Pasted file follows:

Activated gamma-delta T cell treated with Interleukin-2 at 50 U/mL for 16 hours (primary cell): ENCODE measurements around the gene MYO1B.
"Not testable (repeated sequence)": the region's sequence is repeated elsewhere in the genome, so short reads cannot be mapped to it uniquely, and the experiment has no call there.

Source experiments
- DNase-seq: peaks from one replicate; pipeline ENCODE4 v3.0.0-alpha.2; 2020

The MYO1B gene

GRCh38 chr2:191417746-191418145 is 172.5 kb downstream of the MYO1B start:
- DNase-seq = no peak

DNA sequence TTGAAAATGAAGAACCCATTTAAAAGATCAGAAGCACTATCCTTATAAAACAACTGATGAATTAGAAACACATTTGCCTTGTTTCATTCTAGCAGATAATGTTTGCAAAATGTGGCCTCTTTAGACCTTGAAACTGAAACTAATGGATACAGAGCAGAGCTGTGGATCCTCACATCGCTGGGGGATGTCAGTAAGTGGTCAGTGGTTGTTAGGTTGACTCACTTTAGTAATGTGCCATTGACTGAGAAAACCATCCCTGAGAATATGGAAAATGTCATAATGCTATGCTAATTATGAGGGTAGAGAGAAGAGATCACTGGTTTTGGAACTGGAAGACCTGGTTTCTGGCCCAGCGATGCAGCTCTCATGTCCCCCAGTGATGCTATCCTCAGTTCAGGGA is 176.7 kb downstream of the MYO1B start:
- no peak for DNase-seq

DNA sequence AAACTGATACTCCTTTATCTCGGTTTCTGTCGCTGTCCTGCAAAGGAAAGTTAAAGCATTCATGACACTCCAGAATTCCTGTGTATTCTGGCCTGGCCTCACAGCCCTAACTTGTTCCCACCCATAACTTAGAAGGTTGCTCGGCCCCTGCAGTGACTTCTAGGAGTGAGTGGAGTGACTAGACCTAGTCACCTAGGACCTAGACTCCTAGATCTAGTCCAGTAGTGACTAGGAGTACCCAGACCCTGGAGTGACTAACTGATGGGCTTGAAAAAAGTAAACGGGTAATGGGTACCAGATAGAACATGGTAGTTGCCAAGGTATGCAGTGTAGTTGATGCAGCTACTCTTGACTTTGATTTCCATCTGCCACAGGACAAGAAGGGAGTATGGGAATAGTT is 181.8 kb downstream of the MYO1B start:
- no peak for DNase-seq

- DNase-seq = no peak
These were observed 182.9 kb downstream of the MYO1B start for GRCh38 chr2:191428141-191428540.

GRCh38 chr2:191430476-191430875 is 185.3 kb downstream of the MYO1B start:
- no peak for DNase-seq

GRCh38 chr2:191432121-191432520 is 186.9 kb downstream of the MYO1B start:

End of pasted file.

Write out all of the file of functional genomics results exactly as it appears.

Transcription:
Activated gamma-delta T cell treated with Interleukin-2 at 50 U/mL for 16 hours (primary cell): ENCODE measurements around the gene MYO1B.
"Not testable (repeated sequence)": the region's sequence is repeated elsewhere in the genome, so short reads cannot be mapped to it uniquely, and the experiment has no call there.

Source experiments
- DNase-seq: peaks from one replicate; pipeline ENCODE4 v3.0.0-alpha.2; 2020

The MYO1B gene

GRCh38 chr2:191417746-191418145 is 172.5 kb downstream of the MYO1B start:
- DNase-seq = no peak

DNA sequence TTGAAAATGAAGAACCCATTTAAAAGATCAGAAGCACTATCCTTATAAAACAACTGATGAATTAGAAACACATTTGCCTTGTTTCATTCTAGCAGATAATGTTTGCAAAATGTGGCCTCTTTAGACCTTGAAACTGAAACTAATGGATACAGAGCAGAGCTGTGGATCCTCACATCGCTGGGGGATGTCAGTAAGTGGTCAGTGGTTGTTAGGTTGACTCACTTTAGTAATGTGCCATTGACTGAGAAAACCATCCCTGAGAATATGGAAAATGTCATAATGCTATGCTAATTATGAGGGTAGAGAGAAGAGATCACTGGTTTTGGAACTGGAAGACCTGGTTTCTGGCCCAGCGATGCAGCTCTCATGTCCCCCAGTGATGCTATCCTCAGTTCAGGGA is 176.7 kb downstream of the MYO1B start:
- no peak for DNase-seq

DNA sequence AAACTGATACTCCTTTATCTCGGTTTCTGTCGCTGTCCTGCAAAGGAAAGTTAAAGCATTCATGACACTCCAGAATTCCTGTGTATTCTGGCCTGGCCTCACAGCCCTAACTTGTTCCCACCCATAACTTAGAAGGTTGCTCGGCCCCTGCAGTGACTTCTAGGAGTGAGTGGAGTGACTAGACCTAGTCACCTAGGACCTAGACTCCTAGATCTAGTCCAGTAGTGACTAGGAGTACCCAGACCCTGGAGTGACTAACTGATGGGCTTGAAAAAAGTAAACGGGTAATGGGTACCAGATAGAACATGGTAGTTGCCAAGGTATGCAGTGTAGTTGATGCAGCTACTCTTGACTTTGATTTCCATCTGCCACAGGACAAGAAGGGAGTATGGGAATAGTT is 181.8 kb downstream of the MYO1B start:
- no peak for DNase-seq

- DNase-seq = no peak
These were observed 182.9 kb downstream of the MYO1B start for GRCh38 chr2:191428141-191428540.

GRCh38 chr2:191430476-191430875 is 185.3 kb downstream of the MYO1B start:
- no peak for DNase-seq

GRCh38 chr2:191432121-191432520 is 186.9 kb downstream of the MYO1B start: